Quick Question: How many dresses does a woman need in order to attend a wedding?
If you answered one, then know that I have doubled over laughing at you. Just Know it.
If you are a Lebanese Druze woman, you need to shop for THREE sets of dresses, shoes, and accessories in order to attend only ONE wedding.
Let me explain.
The vast majority of the Druze community still celebrate their weddings the very traditional way. A couple of nights before the wedding, usually a Friday night, the parents of the bride throw a party that’s akin to a bachelorette’s, except both men and women of the bride and the groom’s families are invited, and the male stripper is not an option. Naturally, a female invitee has to go all dressed up in a cute dress and a matching pair of shoes, with hair and makeup done to a tee, especially if she is of a marriageable age and of some claim to beauty since weddings in all cultures are just cover-ups for matchmaking conferences. So, that’s outfit number ONE. It will probably cost the lady or her parents something in the realm of 200$.
The wedding day arrives. The female wedding invitee will have spent no less than a month prior to the wedding shopping for TWO outfits as there are two separate celebrations that take place on the same day: the daytime wedding and the nighttime wedding. During the daytime wedding, the families of each of the bride and the groom would gather at their own homes, where they would have a mini-celebration complete with a ‘zaffe’ and ‘dyafe’. Then, the groom would go in a big procession of relatives and cars to the bride’s house, where another mini-wedding is also celebrated with zaffe, dyafe, and the works. Then, the groom would “take” the bride away from her parents’ house and to his own house in a symbolic ritual of crossing over from one life and family to another(it’s a marathon just trying to explain it). In the meanwhile, if the female wedding attendant is either the bride or the groom’s sister or close relative, then woe is she. For this daytime wedding, she would have to show up in a gown that is:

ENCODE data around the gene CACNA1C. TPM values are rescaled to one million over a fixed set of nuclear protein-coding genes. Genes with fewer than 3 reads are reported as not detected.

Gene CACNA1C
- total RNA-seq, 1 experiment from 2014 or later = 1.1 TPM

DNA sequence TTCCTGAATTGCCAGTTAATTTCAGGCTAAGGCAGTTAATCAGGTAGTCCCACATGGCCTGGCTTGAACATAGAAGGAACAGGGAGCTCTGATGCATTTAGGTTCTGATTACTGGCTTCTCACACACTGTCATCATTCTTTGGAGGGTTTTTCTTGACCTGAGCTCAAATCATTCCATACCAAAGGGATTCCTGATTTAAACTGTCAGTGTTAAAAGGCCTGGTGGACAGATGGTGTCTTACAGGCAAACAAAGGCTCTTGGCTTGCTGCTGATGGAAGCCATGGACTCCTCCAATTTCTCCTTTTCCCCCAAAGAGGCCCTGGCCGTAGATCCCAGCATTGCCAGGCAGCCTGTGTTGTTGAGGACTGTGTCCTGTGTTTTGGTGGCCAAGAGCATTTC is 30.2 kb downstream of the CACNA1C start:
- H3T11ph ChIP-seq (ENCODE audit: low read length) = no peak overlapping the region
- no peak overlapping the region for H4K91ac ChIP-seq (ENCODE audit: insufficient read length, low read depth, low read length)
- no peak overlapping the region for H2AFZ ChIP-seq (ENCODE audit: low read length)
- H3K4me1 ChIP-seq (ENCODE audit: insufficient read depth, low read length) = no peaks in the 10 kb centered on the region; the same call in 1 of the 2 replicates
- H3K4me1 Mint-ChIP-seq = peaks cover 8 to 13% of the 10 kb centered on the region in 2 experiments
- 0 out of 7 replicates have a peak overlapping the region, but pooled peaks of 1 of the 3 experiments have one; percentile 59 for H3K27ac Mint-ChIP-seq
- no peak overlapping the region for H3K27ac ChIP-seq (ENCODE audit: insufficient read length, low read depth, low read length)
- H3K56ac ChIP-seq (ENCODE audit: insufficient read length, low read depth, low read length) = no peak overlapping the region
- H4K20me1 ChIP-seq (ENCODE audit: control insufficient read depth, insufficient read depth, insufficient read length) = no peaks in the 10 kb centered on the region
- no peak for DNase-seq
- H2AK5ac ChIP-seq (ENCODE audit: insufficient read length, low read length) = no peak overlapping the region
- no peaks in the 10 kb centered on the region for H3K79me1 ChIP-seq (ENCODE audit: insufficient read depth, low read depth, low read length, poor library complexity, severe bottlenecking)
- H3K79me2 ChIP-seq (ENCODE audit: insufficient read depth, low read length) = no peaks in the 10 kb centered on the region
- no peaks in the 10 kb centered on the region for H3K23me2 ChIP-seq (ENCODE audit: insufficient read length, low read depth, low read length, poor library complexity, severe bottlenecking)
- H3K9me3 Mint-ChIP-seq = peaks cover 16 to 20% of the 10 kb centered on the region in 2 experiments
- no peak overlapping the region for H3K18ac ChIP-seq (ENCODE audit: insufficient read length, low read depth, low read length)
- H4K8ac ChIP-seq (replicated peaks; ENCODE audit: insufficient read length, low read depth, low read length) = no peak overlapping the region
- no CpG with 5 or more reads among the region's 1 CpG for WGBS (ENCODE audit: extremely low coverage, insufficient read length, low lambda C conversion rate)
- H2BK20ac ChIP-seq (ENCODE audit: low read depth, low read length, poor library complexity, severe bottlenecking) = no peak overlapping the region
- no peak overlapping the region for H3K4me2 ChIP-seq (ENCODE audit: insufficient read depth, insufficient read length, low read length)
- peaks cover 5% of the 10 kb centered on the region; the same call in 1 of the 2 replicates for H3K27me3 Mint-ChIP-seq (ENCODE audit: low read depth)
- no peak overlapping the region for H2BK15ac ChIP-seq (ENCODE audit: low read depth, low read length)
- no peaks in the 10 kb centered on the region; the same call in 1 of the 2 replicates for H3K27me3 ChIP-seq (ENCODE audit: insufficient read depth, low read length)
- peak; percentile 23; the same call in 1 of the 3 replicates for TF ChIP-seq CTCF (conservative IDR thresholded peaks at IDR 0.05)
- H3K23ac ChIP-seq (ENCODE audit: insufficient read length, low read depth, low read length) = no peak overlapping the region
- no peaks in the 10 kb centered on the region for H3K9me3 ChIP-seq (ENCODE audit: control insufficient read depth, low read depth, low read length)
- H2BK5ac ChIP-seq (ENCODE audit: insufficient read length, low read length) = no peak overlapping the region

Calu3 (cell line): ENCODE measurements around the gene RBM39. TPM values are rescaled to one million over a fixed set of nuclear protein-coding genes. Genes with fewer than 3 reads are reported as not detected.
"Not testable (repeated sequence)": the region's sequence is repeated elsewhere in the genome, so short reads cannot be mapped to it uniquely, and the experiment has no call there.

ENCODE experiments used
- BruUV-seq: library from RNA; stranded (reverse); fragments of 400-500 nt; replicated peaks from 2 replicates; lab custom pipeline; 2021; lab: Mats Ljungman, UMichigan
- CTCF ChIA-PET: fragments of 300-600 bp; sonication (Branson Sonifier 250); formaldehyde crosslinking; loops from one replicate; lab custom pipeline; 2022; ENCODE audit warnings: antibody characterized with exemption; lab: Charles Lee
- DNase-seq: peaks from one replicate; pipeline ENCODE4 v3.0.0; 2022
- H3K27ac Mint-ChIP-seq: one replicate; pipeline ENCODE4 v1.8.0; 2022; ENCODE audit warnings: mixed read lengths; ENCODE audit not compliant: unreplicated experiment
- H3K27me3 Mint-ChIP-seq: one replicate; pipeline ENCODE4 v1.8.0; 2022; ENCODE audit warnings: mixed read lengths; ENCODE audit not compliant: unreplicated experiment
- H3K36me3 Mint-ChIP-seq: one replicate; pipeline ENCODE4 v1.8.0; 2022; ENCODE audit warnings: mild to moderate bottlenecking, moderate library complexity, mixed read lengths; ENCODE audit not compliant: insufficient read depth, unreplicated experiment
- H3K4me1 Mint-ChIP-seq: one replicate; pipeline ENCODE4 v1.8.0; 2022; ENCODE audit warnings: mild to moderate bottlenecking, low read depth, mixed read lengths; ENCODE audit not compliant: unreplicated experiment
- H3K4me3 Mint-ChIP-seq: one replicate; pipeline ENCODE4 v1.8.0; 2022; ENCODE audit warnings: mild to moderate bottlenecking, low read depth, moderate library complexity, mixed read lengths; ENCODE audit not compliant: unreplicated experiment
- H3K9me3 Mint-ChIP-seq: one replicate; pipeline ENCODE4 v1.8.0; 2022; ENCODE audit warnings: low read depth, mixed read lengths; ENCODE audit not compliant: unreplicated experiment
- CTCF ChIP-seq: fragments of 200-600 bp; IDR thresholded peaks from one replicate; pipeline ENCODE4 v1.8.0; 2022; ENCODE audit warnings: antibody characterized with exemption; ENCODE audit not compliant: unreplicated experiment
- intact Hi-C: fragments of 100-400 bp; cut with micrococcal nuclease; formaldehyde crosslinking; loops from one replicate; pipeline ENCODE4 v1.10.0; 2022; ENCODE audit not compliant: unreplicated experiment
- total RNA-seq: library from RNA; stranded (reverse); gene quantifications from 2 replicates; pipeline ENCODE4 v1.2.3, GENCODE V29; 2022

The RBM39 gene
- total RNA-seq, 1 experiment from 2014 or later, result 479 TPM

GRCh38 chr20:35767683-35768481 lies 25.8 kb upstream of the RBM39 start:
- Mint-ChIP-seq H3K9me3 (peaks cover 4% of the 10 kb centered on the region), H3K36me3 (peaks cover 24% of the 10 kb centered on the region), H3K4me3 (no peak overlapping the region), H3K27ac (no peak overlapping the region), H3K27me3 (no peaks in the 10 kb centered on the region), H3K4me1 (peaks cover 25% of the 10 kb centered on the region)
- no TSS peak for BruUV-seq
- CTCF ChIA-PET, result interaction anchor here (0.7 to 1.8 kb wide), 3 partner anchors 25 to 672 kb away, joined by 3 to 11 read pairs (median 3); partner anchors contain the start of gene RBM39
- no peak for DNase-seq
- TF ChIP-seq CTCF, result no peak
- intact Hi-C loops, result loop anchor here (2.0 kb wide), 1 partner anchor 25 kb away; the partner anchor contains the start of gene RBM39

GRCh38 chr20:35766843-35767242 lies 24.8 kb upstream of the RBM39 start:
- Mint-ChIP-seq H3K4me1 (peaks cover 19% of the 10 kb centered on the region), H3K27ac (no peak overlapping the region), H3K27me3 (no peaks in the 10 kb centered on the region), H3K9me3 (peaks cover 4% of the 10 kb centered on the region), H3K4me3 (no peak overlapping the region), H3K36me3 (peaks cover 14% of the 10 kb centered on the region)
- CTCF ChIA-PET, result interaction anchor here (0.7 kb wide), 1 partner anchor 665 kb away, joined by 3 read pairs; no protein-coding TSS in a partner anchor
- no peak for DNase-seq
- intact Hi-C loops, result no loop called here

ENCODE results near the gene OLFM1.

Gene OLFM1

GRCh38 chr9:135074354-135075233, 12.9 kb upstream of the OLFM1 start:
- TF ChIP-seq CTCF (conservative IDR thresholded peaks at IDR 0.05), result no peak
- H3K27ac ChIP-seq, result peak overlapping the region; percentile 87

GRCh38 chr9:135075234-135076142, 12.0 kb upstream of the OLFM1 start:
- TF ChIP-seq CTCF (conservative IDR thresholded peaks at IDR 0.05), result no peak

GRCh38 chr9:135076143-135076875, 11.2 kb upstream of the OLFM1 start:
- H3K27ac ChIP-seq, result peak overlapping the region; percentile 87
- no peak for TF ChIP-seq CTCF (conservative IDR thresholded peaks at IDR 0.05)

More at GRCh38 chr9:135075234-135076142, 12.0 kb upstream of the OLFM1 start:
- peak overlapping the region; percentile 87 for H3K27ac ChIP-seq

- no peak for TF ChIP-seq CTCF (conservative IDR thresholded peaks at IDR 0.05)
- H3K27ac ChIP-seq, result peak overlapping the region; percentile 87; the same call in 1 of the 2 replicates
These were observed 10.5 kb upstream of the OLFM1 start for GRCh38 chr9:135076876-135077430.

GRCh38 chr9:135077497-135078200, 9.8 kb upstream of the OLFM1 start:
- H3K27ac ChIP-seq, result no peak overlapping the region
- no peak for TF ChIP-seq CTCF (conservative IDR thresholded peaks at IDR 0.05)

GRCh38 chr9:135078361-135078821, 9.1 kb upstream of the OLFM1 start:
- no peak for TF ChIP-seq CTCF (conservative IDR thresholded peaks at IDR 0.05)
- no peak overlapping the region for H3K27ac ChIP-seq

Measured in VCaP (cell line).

a.fancy enough to suit her “sister of the bride” social status
b.not a straight out evening gown, or else people would criticize her for trying too hard.
This ordeal along with its matching shoes, bag, makeup and hair would, on average, cost around 600$. Yes, that’s more than the Lebanese minimum wage.
And finally, part three of this tragicomedy, the nighttime wedding or the evening money pit . Here, the expensive celebration at a beach resort or five star hotel that all the Lebanese know will take place. And again, the female wedding attendant will have to present at the venue in a dress that is NOT the same one she was wearing earlier during the day. This one will have to be a straight out evening gown, and she can have it shimmer and sparkle to her heart’s contentment, channeling her inner diva. This dress with its accessories could cost up to a 1000$.
So if you do the math, 200$+600$+1000$=1800$, that’s a small fortune and a respectable one month’s salary by Lebanon’s standards, all wasted for three outfits which this female attendant will most probably not wear any more because “everybody had seen her in them”.
And what if somebody dared to break this extravagant, pretentious, and wasteful ritual?
You don’t want to be that woman; she would be labeled cheap and a spendthrift, and a typical Lebanese would rather take out a small loan with a ridiculously high interest rate to pay for all that extravaganza, and NOT be called the ‘c’ word.